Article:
Police in the Sudanese capital Khartoum yesterday dispersed a demonstration denouncing the deteriorating living conditions, which coincided with the second anniversary of the 30 June movement.
Hundreds of protesters took to the streets to express their anger at the poor economic and living conditions, and headed towards the presidential palace in Khartoum on the second anniversary of the 30 June movement. On that day in 1989, Omar Al-Bashir seized power in a coup which saw him remain at the helm of the country’s leadership for 30 years. He was ousted following popular protests in 2019.
Police used tear gas to disperse the protesters and blocked routes leading to the palace. Checkpoints were also established at the entrances to the presidential palace and the Council of Ministers, while roads leading to the centre of the capital were blocked using armoured vehicles and concrete barriers.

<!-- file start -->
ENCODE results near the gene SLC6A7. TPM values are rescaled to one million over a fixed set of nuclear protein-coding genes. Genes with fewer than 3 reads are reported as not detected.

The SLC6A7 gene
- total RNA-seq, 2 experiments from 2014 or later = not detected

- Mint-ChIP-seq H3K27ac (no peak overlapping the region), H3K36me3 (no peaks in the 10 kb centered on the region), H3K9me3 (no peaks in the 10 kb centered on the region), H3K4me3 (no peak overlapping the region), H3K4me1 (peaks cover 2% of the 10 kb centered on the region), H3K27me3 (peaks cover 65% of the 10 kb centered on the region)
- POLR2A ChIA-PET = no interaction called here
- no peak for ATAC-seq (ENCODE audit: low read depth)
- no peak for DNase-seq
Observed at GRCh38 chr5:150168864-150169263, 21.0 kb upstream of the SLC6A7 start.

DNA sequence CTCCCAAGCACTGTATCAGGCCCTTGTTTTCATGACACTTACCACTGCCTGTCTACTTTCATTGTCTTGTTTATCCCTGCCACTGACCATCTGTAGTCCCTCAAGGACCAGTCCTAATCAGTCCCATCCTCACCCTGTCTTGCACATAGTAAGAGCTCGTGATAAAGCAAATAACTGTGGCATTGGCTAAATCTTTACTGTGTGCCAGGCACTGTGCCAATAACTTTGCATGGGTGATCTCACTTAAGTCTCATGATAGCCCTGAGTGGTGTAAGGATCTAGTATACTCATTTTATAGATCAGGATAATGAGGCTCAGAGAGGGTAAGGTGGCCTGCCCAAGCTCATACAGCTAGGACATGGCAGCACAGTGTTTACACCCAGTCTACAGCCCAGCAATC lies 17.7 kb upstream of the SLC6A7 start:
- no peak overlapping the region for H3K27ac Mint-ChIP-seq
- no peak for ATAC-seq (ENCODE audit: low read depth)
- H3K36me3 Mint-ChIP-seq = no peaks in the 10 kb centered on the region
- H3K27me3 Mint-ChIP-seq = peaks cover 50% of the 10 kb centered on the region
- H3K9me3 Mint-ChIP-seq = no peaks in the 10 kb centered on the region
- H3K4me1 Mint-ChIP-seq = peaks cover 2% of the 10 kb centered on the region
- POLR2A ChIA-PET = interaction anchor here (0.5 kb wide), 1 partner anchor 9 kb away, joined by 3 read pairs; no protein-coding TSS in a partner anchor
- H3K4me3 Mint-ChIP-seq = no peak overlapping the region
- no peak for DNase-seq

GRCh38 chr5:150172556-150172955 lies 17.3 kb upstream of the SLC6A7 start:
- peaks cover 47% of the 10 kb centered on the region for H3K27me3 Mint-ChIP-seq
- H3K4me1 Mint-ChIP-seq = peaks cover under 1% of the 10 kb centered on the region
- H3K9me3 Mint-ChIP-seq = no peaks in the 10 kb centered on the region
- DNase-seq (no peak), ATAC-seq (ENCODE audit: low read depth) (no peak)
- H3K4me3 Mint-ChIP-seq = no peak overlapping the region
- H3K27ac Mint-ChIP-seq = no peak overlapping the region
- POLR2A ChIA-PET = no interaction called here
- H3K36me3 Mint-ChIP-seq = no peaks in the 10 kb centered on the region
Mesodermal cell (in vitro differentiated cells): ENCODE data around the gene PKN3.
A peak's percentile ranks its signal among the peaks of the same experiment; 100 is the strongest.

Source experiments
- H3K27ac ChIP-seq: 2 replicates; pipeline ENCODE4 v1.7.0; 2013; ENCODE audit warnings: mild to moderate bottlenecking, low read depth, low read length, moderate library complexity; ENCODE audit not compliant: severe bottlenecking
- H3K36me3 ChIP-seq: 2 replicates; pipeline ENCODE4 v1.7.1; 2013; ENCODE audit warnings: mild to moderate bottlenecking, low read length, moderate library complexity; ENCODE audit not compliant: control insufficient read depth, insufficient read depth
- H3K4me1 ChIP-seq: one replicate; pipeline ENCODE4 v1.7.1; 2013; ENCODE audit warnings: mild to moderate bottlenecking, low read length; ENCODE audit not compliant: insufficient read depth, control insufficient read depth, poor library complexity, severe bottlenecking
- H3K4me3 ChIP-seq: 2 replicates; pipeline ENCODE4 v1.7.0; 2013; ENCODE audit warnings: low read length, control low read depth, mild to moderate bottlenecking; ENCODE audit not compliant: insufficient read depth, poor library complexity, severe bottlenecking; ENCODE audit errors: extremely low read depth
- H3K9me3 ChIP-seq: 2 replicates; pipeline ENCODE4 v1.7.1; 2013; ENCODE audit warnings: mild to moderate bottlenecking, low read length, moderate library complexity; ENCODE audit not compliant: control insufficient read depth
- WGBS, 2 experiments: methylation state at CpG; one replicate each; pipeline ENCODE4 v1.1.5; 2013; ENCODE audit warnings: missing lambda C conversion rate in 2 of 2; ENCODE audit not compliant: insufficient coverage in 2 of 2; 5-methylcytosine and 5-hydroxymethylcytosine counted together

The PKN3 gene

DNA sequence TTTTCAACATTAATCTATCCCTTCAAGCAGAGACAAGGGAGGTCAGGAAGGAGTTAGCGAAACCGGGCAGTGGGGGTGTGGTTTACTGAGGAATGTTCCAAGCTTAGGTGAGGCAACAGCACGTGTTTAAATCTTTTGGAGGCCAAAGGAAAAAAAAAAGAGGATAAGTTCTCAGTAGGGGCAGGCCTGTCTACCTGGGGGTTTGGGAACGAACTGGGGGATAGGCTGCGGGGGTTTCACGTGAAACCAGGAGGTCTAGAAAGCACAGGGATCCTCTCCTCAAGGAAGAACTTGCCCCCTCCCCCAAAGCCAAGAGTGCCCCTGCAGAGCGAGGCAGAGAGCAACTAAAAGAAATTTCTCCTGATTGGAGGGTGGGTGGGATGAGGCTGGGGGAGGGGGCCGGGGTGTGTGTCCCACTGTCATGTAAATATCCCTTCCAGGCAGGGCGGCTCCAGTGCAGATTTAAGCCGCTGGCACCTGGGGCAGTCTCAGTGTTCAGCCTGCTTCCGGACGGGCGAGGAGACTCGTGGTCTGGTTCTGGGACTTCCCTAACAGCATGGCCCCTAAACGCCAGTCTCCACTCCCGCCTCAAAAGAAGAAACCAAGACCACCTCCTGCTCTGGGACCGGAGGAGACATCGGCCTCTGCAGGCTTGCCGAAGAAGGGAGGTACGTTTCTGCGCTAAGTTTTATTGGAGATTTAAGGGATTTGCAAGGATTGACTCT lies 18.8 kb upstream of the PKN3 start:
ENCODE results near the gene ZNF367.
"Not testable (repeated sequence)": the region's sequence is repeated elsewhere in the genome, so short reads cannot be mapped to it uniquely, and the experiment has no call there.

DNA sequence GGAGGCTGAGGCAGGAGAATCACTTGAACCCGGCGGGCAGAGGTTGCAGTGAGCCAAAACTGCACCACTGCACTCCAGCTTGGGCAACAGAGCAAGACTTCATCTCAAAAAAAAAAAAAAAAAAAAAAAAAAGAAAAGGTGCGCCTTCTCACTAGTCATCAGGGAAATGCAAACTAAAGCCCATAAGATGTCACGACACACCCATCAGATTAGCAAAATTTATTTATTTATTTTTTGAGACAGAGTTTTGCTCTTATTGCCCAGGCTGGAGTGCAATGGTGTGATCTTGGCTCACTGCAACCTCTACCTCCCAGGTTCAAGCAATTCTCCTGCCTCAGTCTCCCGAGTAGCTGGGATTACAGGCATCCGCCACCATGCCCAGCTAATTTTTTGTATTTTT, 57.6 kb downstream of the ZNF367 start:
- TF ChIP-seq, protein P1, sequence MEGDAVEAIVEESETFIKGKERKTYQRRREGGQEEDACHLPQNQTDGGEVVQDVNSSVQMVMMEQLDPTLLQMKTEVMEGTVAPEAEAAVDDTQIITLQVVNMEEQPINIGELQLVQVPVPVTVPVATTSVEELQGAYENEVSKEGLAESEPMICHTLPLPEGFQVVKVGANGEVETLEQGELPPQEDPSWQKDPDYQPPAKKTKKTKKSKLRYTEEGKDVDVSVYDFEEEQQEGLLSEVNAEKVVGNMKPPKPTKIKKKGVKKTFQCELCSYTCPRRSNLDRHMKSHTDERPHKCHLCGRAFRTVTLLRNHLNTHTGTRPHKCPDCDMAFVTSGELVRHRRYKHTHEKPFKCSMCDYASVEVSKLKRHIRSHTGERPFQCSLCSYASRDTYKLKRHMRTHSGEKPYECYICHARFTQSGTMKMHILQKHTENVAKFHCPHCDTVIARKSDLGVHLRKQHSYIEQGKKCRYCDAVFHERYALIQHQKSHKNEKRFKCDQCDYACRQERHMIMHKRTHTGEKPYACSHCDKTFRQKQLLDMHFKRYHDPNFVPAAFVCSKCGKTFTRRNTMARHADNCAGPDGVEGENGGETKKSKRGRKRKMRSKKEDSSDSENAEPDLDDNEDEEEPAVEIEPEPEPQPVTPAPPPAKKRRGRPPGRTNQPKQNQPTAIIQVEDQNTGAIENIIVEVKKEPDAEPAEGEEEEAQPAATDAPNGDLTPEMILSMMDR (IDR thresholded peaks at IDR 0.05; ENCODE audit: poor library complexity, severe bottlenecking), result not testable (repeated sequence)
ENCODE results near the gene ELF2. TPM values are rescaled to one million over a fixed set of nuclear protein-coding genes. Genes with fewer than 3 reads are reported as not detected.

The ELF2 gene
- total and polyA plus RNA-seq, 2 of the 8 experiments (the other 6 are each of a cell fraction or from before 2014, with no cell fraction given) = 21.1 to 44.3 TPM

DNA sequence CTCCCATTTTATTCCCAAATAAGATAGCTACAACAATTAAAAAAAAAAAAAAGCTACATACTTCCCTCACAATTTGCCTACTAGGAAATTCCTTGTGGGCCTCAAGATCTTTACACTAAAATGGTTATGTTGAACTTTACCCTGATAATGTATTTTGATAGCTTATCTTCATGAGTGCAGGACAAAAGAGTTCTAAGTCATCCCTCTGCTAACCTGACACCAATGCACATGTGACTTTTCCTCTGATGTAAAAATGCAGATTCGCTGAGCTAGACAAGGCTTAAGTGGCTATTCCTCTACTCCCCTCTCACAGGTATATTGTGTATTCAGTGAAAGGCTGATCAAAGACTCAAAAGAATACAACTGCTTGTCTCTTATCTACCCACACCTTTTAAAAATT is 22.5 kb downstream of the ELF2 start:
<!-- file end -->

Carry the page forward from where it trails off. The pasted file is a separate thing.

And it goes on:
Other protesters closed the road between Khartoum and the city of Port Sudan, eyewitnesses told Anadolu Agency.
The protests came in response to calls to reject the government’s policies, amid the declining economic situation in the country.
Protests held on 30 June 2019 led to negotiations between the dissolved Military Council and the Forces of Freedom and Change Alliance (FFC), which represents the civilian protest movement. An agreement was later signed which established a transitional phase and a power sharing deal between the civil and military movements.